Boulder Valley School District

BVSD strives to provide learning experiences ‘worthy’ of our students

Randy Barber

BOULDER - Learning takes all kinds of shapes and sizes in classrooms across the Boulder Valley School District. Whether students are learning through a STEM experiment, project-based learning or a good old-fashioned lecture,, one thing is assured -- our educators put a lot of thought and heart into the lessons. After all, they know that when they are effective in their work, students have the support and opportunities needed to reach their full potential.

That is also why BVSD is always working to improve our instructional practices and curriculum to support our teachers’ work.

“We want to ensure that our students have learning experiences that are really worthy of them,” said BVSD Assistant Superintendent for Instructional Services and Equity Dr. Samantha Messier. “To me they are learning experiences that are relevant and engaging and also that are aligned to what research says about best practice.”

READ MORE: What does the research say? The three basic principles of How People Learn

Curriculum is the roadmap that shapes learning across BVSD
These concepts are embedded in BVSD’s curriculum, the roadmap that supports instruction and ensures consistency across the district.

“The curriculum should help to shape the learning experiences that are happening. While the learning experiences themselves are hard to predict, because they often evolve in the moment,  the curriculum is your road map, our guidebook to creating great learning experiences,” Dr. Messier said.

She says that the district is monitoring the international trend towards digital materials. Regardless of whether BVSD chooses textbooks, digital materials, open source materials or a combination of all of them, her focus is ensuring that teachers have the support and flexibility they need.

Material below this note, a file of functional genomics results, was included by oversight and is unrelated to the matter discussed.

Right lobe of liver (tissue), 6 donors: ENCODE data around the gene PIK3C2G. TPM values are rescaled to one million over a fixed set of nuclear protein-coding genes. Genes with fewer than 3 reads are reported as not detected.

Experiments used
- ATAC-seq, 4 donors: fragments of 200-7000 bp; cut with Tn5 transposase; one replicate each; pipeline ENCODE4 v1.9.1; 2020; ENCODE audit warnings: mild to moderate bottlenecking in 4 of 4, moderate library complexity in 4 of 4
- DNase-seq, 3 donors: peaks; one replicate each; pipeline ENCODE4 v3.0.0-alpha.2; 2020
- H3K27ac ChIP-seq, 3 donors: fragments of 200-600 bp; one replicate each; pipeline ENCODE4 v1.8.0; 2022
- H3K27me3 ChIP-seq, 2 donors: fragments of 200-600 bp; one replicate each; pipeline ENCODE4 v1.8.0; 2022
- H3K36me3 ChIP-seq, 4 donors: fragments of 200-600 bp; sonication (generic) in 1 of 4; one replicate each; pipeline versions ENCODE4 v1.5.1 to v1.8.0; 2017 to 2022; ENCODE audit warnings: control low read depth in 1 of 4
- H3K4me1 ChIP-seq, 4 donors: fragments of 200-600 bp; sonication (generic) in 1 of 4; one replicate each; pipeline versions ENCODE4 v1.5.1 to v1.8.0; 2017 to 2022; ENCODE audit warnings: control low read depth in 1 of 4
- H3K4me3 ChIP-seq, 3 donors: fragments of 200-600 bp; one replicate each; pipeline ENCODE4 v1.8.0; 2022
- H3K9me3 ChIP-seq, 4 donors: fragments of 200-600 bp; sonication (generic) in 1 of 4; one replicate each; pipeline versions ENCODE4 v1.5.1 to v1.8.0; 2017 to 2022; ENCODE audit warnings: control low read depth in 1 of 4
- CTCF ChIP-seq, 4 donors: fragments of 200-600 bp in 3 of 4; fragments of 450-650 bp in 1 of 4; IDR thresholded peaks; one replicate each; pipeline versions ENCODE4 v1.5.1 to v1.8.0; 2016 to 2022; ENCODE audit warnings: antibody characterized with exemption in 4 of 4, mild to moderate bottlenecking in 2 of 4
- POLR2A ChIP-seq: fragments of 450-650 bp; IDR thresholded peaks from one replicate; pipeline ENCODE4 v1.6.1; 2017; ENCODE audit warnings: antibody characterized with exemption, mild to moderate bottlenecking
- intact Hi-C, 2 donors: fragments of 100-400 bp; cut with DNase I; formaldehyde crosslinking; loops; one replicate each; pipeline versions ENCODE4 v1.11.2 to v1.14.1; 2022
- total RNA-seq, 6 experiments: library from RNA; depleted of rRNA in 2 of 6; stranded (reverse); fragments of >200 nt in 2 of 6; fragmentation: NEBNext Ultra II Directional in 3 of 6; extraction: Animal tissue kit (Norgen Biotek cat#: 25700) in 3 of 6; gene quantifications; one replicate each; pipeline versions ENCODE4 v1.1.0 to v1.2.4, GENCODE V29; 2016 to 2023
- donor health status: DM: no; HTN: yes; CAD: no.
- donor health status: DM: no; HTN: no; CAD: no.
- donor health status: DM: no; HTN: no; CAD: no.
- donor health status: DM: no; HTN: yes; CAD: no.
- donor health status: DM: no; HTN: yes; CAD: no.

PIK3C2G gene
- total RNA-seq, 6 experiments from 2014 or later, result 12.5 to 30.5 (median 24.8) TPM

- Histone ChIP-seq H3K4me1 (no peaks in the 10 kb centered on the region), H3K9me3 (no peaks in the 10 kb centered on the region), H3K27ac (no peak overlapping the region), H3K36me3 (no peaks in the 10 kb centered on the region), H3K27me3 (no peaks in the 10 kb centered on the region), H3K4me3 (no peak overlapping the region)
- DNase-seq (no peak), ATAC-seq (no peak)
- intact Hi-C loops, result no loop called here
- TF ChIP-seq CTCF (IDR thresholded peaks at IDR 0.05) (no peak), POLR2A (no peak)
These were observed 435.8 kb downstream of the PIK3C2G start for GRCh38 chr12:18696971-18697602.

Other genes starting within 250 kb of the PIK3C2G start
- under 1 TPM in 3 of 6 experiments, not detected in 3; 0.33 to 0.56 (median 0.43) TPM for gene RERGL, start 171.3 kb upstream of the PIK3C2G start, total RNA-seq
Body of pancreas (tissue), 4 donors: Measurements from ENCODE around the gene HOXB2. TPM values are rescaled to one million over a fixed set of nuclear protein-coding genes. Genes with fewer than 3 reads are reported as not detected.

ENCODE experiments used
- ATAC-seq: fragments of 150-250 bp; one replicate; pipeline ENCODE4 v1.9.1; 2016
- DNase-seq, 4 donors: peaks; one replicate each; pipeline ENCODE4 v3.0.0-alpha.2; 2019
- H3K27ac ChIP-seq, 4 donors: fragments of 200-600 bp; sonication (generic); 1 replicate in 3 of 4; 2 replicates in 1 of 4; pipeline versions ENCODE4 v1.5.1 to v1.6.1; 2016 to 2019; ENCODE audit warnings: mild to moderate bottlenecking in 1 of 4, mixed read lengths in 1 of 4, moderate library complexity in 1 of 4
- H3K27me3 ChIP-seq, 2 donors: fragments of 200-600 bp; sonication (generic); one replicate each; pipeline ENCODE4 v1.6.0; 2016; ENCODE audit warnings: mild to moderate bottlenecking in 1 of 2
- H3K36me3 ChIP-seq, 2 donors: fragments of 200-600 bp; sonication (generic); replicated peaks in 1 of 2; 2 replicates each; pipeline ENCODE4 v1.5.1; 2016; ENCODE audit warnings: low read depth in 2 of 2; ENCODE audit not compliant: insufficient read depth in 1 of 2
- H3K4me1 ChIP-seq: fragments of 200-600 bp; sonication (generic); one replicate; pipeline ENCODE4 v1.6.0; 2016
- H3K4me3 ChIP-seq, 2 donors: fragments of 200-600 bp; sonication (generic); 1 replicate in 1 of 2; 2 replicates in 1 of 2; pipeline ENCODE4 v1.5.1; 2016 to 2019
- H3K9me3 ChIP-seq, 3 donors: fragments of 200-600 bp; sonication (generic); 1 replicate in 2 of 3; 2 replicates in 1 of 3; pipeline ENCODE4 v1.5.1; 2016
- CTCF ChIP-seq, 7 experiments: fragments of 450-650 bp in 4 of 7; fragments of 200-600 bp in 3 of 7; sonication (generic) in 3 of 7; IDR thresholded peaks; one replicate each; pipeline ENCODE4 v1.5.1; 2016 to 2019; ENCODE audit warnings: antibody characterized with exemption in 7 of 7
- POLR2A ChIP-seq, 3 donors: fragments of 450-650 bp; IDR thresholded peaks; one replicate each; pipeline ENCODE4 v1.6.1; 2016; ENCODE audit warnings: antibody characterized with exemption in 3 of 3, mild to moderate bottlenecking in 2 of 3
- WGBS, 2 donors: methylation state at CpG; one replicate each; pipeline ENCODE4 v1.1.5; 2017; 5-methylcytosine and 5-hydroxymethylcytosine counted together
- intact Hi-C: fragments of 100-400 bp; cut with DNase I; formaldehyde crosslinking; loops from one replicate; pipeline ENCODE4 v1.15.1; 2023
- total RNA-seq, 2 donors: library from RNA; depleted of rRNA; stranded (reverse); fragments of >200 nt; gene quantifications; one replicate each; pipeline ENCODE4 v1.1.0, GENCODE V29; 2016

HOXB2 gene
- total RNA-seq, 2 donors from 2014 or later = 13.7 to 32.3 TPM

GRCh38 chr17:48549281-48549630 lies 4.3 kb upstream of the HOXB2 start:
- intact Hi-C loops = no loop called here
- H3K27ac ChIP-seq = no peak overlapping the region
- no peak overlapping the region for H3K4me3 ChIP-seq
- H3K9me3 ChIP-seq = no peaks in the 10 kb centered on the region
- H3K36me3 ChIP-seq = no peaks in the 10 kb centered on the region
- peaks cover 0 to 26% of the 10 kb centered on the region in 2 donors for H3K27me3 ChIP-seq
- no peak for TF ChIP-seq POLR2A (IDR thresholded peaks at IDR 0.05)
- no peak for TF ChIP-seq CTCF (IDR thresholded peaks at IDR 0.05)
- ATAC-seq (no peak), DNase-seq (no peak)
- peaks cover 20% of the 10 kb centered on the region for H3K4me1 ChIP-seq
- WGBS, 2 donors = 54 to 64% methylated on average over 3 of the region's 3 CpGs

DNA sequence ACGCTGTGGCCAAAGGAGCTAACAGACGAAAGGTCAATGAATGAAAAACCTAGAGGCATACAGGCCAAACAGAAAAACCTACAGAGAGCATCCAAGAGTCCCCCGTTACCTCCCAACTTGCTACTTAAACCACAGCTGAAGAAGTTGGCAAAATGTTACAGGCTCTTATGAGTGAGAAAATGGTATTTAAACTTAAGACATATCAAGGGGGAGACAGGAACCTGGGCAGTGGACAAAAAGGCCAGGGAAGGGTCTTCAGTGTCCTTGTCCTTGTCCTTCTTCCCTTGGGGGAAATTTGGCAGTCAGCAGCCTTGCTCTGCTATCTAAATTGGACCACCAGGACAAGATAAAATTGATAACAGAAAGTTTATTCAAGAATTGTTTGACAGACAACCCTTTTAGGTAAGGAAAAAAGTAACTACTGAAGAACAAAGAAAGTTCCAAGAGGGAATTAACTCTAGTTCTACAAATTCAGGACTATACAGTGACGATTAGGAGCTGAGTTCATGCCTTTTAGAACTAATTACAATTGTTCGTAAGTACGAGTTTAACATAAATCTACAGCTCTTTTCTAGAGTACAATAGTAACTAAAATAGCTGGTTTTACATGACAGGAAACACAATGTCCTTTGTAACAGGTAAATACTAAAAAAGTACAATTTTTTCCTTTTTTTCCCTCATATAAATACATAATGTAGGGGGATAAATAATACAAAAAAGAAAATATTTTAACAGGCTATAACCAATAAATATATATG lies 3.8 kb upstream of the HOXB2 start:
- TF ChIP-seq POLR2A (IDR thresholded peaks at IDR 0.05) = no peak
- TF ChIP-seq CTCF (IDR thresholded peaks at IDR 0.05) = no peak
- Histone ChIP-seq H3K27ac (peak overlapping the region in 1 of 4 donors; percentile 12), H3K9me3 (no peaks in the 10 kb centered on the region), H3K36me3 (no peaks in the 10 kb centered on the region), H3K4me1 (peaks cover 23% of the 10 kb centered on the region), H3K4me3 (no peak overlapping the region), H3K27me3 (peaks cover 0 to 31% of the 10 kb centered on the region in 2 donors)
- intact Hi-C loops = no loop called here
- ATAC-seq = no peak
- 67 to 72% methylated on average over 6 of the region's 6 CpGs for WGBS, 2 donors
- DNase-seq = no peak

“It is crucial that we give our teachers good tools,” Messier said. “We don’t want them creating everything from scratch and we want them to be able to adapt what is happening in the classroom to meet the individual needs of learners.”

She says that it is important that BVSD’s curriculum meet three objectives:

  1. Meet or exceed the Academic Standards set by the State of Colorado, the basic information that every student in Colorado is expected to learn

  2. Align to best instructional practices

  3. Support BVSD’s vision of equity and social emotional learning

“If they mismatch for either of those things it makes the job for the teacher really, really difficult,” Messier said.

BVSD plans curriculum revision process, with focus on equity
In the near future, BVSD will have an opportunity to make some changes to its curriculum to ensure it is meeting these objectives. One of the many tasks in Superintendent Rob Anderson’s 100-Day Plan is for staff to launch a curriculum revision process, with a focus on embedding equity within the instructional experiences for students throughout the system.

“We are going to be in the process over the next few months of trying to bring together a design team about what the basic specifications of the new curriculum might be,” Messier said. “I think we can always get better. The reality, when you look at our data, we are a high achieving, high performing district -- but we still have a persistent achievement gap. We must provide students with the learning opportunities that will help them thrive and grow.”

As always, teachers will be heavily involved in the process -- but Messier also hopes that students will join the team.

“Students are the ones we’re trying to serve ultimately. I am a huge believer that if we really want to serve students well then we have to engage students as part of a design process to help us think about how to best meet their needs,” Messier said.

She says it will likely take two or three years for BVSD educators to work through and revise the district’s curriculum materials and a couple more years for the new materials and strategies to be implemented.


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